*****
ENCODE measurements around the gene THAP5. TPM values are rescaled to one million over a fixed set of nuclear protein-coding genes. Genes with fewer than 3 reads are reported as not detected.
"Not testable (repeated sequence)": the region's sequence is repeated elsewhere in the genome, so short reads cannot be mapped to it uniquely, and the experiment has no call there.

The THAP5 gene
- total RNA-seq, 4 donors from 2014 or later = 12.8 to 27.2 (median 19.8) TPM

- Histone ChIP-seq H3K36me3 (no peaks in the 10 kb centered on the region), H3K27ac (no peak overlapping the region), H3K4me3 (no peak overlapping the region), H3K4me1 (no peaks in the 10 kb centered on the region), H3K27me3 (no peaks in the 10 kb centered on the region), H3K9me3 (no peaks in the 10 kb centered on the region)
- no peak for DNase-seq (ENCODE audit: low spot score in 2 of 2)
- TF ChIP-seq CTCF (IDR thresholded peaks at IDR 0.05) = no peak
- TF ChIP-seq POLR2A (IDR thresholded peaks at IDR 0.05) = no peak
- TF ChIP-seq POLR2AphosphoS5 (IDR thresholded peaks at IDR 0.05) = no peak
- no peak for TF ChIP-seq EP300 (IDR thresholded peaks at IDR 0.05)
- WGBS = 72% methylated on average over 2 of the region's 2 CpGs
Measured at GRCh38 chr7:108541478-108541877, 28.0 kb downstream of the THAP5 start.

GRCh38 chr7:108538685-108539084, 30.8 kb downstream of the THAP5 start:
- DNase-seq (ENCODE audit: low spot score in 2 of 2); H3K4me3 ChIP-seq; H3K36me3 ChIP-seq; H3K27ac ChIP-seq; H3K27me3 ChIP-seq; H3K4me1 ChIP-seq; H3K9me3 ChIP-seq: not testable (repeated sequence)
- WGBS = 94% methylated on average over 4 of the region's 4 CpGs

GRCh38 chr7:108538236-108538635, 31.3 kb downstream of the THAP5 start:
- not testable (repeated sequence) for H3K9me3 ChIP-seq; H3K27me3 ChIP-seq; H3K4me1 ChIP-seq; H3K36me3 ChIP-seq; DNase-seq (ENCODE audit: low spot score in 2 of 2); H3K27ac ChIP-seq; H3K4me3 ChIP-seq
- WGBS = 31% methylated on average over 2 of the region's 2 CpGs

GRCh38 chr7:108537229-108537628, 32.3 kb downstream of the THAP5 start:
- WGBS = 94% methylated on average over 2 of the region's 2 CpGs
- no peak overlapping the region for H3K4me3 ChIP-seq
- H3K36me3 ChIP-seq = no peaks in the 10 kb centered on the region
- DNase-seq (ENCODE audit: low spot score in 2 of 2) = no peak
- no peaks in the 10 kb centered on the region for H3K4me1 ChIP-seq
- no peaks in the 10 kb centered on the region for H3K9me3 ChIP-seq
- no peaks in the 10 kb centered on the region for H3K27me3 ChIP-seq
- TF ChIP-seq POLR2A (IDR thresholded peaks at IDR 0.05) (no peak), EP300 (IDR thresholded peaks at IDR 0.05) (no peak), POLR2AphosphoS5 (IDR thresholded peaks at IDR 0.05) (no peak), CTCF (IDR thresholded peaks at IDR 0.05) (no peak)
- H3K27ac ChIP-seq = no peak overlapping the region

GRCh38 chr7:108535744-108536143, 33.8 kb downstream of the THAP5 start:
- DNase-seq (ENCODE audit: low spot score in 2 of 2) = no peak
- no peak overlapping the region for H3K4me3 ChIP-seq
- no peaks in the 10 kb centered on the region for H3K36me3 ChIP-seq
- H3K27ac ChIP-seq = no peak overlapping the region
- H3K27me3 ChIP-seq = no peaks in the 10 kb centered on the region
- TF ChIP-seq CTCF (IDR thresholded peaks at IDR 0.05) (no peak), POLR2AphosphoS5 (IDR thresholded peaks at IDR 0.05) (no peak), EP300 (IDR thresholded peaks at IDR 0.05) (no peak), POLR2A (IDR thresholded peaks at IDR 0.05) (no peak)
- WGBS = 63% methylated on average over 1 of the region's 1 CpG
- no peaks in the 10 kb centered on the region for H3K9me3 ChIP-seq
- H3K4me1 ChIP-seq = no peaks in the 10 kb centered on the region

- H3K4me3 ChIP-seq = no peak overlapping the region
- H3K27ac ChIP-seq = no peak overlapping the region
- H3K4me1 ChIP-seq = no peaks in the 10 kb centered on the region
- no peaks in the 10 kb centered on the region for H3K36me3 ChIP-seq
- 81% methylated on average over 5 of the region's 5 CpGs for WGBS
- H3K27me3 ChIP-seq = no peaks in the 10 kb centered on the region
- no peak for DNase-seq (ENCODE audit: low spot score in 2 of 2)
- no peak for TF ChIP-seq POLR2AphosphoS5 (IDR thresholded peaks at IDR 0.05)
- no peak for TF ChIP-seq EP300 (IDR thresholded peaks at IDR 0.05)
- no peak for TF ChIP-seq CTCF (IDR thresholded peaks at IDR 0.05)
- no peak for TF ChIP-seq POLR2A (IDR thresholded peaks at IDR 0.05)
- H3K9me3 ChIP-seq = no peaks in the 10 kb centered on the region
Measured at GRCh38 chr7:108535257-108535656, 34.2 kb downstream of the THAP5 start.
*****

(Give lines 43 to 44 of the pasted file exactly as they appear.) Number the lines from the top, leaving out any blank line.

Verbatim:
- 81% methylated on average over 5 of the region's 5 CpGs for WGBS
- H3K27me3 ChIP-seq = no peaks in the 10 kb centered on the region